In her recent memoir, author and therapist Amy Bloom discusses her heart-wrenching decision to travel with her husband to Switzerland to end his life at Dignitas, a clinic that prescribes life-ending medication to terminally ill patients. Brian had been diagnosed with Alzheimer’s and wasn’t able to find the help he needed in the United States under the various state laws at that time.
The book provides a unique lens through which to view a difficult topic: the right to die.
Currently Minnesota does not have a death with dignity law. Helping someone else end their own life in this state may result in felony charges, prison time, and/or fines. That doesn’t mean those laws might not change, however, and many in the state are hoping for this.
Since 2015, Minnesota lawmakers have been working on aid-in-dying legislation. The Minnesota End-of-Life Option Act was introduced in February 2021, and it’s modeled closely after the laws in Oregon. The bill would allow terminally ill adults of a sound mind to request medication from their doctor that would end their life.
If this legislation passes, Minnesota would join 10 other states and the District of Columbia in having authorized medical aid in dying. Of course it’s still unclear whether the bill will ever become a law.
In the meantime, what options do Minnesotans have? Would a change of residency be necessary to use another state’s death with dignity laws?
In 2014 Brittany Maynard brought national attention to this conversation when she opted to move to Oregon to end her own life with medication prescribed by a physician there. Maynard had been diagnosed with terminal brain cancer at the age of 29.
At that time, Oregon laws had a residency requirement for those who wanted to take advantage of their Death With Dignity Act. That requirement, however, ended earlier this year, making Oregon the only state where terminally ill non-residents can can end their lives through medical treatment from Oregon doctors.
That doesn’t mean there aren’t still lots of hoops to jump through, though.
In Oregon, as in states with similar laws, an attending physician has to determine whether or not a patient has met the necessary criteria. Eligibility requirements include an age over 18, the ability to make and communicate wishes to a healthcare provider, and a diagnosis of a terminal illness that will result in death in less than six months. There are several other required steps to be taken by the patient and physician before the prescription will be given.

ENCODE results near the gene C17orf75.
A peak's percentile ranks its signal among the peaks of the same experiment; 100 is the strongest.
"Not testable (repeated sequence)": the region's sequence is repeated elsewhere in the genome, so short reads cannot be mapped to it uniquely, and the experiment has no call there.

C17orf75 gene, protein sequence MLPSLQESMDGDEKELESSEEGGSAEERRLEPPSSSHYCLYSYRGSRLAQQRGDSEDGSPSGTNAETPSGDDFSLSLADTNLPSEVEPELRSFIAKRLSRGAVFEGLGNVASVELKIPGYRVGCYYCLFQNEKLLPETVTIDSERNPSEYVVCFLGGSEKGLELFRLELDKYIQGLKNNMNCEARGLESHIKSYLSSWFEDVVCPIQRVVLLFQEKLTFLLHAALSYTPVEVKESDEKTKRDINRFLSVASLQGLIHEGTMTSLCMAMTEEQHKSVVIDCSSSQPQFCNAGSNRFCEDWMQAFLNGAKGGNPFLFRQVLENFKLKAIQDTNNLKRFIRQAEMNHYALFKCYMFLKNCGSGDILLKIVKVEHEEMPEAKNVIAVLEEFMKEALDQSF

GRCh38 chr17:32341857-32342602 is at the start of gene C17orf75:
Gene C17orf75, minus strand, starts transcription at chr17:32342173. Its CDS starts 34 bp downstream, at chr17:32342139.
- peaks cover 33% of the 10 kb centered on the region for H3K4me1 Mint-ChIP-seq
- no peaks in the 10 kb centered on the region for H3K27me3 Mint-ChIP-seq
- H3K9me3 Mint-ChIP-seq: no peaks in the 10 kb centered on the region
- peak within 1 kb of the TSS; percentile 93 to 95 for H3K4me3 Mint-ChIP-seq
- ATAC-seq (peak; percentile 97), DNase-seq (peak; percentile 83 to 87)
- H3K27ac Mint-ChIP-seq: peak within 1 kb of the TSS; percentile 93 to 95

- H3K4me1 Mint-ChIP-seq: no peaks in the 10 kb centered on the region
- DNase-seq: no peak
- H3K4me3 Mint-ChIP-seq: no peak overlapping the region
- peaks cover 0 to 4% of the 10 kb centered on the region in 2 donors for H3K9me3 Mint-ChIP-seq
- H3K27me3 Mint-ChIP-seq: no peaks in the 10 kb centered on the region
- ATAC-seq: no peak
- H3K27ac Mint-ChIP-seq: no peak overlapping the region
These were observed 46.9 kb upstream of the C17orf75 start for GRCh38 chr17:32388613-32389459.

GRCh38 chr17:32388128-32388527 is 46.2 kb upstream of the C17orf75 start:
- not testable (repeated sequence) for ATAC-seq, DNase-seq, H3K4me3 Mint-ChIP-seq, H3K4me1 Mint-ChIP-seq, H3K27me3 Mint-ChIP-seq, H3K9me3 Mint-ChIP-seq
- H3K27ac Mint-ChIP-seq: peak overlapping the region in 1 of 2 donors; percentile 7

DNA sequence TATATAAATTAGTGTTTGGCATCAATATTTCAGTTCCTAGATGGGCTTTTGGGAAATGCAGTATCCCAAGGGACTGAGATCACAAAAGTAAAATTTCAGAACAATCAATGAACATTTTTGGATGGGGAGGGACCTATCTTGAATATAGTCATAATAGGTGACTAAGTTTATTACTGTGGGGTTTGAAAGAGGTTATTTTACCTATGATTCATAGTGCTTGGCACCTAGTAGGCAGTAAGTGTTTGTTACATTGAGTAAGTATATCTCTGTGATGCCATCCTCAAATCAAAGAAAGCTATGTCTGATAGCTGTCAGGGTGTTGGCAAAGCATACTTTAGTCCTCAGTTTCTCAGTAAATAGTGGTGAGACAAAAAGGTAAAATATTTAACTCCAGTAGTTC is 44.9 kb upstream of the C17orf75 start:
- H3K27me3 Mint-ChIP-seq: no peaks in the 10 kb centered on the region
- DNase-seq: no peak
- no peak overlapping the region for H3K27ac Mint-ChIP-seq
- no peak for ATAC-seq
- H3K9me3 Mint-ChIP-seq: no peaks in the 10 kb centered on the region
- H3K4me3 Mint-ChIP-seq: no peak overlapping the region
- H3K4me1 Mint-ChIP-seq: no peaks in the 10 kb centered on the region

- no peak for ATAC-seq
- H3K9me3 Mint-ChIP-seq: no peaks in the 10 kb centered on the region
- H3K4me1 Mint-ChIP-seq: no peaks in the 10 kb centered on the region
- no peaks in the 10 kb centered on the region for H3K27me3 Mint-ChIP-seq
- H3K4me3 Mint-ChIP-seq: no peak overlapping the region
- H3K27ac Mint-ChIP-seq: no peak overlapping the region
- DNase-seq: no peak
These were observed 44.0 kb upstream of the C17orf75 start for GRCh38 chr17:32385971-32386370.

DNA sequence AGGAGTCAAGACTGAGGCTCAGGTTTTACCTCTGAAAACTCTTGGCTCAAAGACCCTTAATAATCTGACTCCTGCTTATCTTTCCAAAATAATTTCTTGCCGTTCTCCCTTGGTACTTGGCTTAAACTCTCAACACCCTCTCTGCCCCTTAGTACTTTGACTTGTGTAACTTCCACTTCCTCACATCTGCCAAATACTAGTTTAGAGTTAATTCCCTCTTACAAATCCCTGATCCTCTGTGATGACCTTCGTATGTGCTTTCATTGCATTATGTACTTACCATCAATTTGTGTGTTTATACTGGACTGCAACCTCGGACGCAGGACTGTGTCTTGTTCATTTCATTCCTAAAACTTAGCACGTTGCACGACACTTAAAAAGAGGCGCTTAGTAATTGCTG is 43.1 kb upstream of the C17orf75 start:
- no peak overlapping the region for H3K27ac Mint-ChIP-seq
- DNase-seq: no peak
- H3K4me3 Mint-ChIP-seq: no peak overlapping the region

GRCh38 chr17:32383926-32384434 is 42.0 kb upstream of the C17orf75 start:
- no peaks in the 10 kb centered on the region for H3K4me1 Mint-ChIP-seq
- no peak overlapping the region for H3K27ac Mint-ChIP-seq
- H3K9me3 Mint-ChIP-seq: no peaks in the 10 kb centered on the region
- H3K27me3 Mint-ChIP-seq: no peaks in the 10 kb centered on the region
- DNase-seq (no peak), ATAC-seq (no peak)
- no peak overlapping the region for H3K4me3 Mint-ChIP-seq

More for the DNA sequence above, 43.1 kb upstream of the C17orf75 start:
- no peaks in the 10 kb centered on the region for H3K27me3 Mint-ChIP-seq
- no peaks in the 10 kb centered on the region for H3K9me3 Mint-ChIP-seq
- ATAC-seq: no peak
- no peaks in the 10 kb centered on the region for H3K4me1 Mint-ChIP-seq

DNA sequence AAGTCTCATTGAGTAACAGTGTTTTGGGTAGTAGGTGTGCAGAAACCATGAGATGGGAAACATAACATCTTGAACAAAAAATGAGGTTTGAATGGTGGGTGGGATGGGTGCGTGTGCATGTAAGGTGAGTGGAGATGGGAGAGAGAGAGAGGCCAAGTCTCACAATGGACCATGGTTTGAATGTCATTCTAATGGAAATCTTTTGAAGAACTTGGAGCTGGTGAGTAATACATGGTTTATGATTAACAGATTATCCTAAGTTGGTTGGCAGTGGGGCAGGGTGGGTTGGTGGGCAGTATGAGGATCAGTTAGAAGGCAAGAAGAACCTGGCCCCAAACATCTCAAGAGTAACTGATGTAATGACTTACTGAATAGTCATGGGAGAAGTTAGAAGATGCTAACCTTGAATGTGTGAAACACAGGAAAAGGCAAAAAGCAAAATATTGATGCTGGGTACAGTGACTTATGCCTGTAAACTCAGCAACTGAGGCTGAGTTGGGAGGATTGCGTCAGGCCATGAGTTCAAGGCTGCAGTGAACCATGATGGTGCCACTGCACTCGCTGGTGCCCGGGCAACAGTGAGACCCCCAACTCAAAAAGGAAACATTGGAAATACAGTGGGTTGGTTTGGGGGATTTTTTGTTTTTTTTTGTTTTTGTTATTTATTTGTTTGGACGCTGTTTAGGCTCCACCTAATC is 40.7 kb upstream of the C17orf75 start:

If the patient meets all of the criteria and the medication is prescribed, the medication should be taken in Oregon. Then the original diagnosis will be listed as the cause on the death certificate with the manner of death marked as “natural.” This can be important for life insurance reasons, and the converse is true as well.
According to Death With Dignity, you risk losing the legal protections of Oregon if you take the medication in another state. In that case, the death could be ruled a suicide, which could have negative implications for insurance policies.
These are obviously not decisions to be made lightly, and they involve soul-searching and difficult conversations with loved ones. Books like Bloom’s In Love and fiction like Mercy by Jodi Picoult and Me Before You by Jojo Moyes provide different perspectives as well. As with all challenging topics, you will find a myriad of points of views when you engage in this discussion.
As an estate planning and elder law firm, Schromen Law, LLC receives questions about right to die and death with dignity options frequently. While we do not take a stance on this topic, we do want to hold space for these challenging — and often controversial — conversations about death.
The material contained herein is for informational purposes only, and is not intended to create or constitute an attorney-client relationship between Schromen Law, LLC and the reader. The views expressed in this article are not a statement of support or endorsement by Schromen Law, LLC. The information contained herein is not offered as legal or medical advice and should not be construed as legal or medical advice.